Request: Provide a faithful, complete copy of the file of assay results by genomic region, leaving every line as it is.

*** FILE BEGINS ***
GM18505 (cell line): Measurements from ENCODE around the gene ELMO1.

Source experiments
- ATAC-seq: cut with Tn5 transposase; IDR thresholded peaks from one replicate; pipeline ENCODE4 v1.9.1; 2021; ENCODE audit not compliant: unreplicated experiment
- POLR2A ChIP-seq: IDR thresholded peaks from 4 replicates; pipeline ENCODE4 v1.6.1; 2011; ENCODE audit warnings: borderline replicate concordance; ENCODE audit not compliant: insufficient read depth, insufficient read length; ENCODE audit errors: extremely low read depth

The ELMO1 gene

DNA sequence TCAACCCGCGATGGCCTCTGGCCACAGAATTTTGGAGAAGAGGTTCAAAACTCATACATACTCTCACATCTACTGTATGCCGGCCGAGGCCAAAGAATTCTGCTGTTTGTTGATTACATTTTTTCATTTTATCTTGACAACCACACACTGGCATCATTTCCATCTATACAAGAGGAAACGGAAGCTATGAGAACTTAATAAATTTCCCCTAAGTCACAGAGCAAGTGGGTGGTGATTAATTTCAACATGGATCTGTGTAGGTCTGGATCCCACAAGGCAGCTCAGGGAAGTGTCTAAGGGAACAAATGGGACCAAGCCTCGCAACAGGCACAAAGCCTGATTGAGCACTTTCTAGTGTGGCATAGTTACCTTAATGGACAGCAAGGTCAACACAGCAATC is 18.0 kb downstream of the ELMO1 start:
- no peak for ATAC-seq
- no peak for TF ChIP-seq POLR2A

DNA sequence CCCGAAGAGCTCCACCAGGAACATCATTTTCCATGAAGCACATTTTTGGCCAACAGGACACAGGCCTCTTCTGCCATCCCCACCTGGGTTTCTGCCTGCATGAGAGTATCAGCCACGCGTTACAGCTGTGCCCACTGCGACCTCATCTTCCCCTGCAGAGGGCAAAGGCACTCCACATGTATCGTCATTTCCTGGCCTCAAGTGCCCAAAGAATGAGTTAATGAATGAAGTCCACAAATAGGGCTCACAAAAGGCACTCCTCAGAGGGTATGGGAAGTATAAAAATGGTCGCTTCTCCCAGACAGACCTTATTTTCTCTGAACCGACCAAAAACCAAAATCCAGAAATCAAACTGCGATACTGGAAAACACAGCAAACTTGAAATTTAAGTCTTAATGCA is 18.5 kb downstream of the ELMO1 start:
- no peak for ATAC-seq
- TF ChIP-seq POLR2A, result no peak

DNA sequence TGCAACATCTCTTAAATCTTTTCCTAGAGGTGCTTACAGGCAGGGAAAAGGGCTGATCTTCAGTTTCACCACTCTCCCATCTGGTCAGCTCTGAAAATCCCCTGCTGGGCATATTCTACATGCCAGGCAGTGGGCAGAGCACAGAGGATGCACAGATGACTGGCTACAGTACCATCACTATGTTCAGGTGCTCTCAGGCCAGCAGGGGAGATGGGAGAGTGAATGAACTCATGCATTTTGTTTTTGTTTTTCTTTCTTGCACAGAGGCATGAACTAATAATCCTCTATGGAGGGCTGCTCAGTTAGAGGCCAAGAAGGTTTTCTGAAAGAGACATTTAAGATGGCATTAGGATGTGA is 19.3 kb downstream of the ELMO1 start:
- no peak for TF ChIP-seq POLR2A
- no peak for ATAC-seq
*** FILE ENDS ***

GM18505 (cell line): Measurements from ENCODE around the gene ELMO1.

Source experiments
- ATAC-seq: cut with Tn5 transposase; IDR thresholded peaks from one replicate; pipeline ENCODE4 v1.9.1; 2021; ENCODE audit not compliant: unreplicated experiment
- POLR2A ChIP-seq: IDR thresholded peaks from 4 replicates; pipeline ENCODE4 v1.6.1; 2011; ENCODE audit warnings: borderline replicate concordance; ENCODE audit not compliant: insufficient read depth, insufficient read length; ENCODE audit errors: extremely low read depth

The ELMO1 gene

DNA sequence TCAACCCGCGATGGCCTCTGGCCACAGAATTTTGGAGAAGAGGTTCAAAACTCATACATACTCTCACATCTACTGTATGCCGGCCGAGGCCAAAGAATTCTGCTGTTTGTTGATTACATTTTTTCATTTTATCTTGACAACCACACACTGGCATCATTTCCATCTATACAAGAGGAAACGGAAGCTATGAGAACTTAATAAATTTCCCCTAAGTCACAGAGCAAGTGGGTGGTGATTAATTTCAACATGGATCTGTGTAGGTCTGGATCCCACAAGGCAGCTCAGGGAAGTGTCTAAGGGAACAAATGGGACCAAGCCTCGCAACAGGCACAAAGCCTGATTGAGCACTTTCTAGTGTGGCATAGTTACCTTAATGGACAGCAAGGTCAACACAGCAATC is 18.0 kb downstream of the ELMO1 start:
- no peak for ATAC-seq
- no peak for TF ChIP-seq POLR2A

DNA sequence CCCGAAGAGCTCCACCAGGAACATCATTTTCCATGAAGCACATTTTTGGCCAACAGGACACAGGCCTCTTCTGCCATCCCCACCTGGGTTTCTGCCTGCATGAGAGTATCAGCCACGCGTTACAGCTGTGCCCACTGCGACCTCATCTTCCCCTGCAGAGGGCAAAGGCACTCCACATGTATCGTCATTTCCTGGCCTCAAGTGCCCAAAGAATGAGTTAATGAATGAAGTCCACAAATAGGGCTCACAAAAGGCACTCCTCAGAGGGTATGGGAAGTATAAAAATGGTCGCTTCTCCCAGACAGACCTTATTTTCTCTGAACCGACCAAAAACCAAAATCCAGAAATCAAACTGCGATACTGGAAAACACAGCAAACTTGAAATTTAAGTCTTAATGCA is 18.5 kb downstream of the ELMO1 start:
- no peak for ATAC-seq
- TF ChIP-seq POLR2A, result no peak

DNA sequence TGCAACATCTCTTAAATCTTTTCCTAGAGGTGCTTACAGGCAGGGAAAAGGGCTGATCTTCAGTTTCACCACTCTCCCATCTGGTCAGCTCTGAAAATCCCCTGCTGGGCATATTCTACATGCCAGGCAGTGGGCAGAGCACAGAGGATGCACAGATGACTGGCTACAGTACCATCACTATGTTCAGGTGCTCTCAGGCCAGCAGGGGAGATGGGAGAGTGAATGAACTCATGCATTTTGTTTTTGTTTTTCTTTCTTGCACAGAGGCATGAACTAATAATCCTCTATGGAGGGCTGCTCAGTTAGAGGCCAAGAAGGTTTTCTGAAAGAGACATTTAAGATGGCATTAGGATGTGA is 19.3 kb downstream of the ELMO1 start:
- no peak for TF ChIP-seq POLR2A
- no peak for ATAC-seq